Bright lights big city.
Com Chay Lac Hong at 46B Mau Than will set you up with an excellent vegetarian meal in a no-frills setting -- the fake meat dishes are almost impossible to discern from the real thing and even carnivores should experience this meat-free Vietnamese phenomenon once.
Just about every Vietnamese city has a Ho Chi Minh Museum (1 Hoa Binh, Tan An), but the student of Vietnamese kitsch will find such places a compelling look into this nation's recent history, including Can Tho's iteration. The hefty Can Tho Museum next door features over 5,000 historical objects, including a simulated tea house, the usual assortment of slightly creepy dioramas, and signage in English.
Mystery grilled throw-downs.
For dinner, head to Mau Than St, Hem 1, known for duck hot pot -- the owner of your hotel or any English speaking local can direct you here. If you wish to find it yourself, the alley can be entered off of Mau Than street, from an entrance directly across the street from Hotel Xoai. Walk straight until you reach the intersection with Hèm 1, then bear left. The duck hot pot here features a copious quantity of fresh duck meat and liver in a cauldron of soup, brought up to a volcanic heat by the table-top burner.
Can Tho's name is believed to derive from "cầm thi giang," which translates into "River of Poems." This vibrant city may not be Vietnam's most sublime location, but it's one of the best places in the South to get a glimpse at what modern Vietnamese life is like without the decorative trappings of mass tourism. Put your vacation in a slightly slower gear and check out what Can Tho has to offer: you'll likely be very glad you took the time.
Logistics Can Tho is the transport hub of the Mekong Delta and has bus connections to just about all the main Delta cities. Most travellers approach from Saigon or My Tho. Expect a trip from Saigon to take around three hours and cost around US$7.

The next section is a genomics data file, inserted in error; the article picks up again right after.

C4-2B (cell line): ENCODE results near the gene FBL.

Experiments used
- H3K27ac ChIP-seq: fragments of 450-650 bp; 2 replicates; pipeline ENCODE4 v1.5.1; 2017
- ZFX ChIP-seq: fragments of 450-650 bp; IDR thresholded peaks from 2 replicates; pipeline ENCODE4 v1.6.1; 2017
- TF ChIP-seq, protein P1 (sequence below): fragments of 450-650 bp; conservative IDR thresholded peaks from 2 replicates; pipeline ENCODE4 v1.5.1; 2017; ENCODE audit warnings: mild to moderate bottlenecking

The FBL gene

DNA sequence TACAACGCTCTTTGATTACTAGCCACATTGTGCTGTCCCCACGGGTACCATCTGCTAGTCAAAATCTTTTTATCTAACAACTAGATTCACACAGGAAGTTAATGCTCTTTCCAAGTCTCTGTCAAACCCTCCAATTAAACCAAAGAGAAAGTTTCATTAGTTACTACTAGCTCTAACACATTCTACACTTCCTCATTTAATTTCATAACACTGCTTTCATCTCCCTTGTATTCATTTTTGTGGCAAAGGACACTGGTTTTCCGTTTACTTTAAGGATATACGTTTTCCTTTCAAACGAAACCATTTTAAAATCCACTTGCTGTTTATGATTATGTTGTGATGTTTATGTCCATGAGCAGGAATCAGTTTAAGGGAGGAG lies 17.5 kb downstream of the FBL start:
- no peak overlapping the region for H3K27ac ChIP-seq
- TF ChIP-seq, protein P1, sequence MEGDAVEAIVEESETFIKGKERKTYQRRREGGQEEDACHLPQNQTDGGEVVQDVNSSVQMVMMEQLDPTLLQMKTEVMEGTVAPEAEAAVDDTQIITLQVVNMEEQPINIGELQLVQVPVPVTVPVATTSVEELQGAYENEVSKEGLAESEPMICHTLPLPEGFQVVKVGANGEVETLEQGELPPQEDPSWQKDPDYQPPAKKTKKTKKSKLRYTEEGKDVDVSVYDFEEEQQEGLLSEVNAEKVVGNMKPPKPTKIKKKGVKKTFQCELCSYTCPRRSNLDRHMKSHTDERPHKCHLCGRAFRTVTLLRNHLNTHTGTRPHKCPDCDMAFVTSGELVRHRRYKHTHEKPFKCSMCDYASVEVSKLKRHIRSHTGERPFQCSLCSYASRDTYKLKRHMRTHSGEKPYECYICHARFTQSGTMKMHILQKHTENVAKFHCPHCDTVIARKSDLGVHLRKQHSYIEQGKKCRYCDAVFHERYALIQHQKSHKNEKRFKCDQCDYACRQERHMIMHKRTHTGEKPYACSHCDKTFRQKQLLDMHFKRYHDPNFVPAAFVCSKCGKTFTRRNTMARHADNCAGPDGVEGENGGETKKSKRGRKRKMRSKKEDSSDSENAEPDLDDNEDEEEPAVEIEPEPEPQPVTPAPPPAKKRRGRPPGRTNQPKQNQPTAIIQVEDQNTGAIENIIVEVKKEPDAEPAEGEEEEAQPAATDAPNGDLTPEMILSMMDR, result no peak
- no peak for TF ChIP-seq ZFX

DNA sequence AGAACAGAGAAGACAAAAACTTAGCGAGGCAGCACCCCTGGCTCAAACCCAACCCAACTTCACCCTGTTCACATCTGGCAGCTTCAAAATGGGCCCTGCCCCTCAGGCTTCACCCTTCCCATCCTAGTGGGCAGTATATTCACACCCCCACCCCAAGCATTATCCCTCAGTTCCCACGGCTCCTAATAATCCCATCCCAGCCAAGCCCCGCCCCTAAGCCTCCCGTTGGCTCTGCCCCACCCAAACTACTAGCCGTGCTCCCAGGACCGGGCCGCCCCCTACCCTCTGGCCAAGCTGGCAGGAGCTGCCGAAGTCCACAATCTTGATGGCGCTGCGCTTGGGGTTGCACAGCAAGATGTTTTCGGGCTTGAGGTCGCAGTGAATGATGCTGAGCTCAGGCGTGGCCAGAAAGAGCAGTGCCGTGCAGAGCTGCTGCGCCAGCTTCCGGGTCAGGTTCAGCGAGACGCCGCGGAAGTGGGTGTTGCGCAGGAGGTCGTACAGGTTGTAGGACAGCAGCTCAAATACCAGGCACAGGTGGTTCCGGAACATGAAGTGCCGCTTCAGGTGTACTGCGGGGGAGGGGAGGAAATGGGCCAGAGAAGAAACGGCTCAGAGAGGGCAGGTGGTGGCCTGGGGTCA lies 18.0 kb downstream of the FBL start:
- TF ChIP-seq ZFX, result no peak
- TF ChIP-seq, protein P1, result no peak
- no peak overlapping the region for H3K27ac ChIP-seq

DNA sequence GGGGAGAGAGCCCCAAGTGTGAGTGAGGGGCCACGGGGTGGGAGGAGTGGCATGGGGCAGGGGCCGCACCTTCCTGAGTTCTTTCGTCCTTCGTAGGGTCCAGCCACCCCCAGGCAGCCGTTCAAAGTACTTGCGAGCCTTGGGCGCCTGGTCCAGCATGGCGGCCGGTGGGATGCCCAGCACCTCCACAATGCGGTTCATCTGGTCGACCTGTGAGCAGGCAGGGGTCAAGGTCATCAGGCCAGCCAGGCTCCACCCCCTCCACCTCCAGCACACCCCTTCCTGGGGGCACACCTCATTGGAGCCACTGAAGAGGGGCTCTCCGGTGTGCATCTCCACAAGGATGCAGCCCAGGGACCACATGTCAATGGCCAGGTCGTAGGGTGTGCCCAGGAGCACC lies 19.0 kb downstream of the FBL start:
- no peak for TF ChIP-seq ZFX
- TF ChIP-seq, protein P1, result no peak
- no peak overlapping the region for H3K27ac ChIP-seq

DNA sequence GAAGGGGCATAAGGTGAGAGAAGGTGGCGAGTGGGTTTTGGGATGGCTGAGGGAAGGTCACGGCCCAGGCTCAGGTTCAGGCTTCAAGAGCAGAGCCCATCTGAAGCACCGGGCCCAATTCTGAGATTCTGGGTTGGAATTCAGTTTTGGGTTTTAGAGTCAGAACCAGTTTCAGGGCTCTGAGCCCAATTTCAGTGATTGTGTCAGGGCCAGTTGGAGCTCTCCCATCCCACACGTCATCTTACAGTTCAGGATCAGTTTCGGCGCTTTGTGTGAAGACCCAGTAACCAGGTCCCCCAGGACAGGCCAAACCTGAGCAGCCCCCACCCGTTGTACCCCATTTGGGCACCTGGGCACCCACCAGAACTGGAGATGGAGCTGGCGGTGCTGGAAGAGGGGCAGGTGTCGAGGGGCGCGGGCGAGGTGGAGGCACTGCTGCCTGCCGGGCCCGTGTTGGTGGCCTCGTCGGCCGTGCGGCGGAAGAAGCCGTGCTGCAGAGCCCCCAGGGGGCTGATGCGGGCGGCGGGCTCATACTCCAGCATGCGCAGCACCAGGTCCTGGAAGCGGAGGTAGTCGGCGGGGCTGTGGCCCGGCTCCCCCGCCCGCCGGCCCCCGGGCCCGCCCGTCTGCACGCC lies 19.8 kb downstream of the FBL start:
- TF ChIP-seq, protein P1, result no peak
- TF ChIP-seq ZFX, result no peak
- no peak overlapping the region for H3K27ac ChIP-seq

It is also possible to fly to Can Tho with regular flights on Vietnam Airlines from Ho Chi Minh City, Hanoi, and Phu Quoc Island to Can Tho.
Can Tho has plenty of options for accommodation. While off the river, Hotel Xoai, a high-rise guesthouse run by a Vietnamese-German couple, is great value. Another budget option that is much closer to the river is Number One Hotel which has spotless and modern rooms from 160,000 VND and just a block back from there you'll find the long-running and ever-popular Hien Guesthouse with variable rooms with a backpacker vibe from US$5.
Plenty of places to stay.
If you'd prefer something a little fancier, the upstairs riverfront rooms at Tay Ho go for 350,000 VND and are a solid deal with a great people-watching terrace, while further along the river you'll find the more upmarket Kim Tho Hotel, where the upper floors boast some of the best views in town, with equally sky high rates (by Can Tho standards) at 950,000 and 1,200,000 VND.
Selected hotels and guesthouses in Can Tho
Hien Guesthouse 118/10 Phan Dinh Phung St, Can Tho. T: (071) 812 718, (091) 397 3320.
Hotel Xoai 93 Mau Than St, Can Tho. T: (090) 765 2927. http://hotelxoai.com/ - Check rates at Agoda.
Kim Tho Hotel 1A Ngo Gia Tu St, Can Tho. T: (710) 222 7979. http://kimtho.com/ - Check rates at Agoda.
Number One Hotel 1B Ngo Duc Ke St, Can Tho. T: (710) 382 9444.
Tay Ho Hotel 42 Hai Ba Trung St, Can Tho. T: (710) 382 2392. Check rates at Agoda.
Story by Faine Greenwood
Related readingExploring Vietnam's Mekong Delta
Hanoi or Saigon?
How to enjoy your time in Vietnam
One day in Hanoi
Street food safety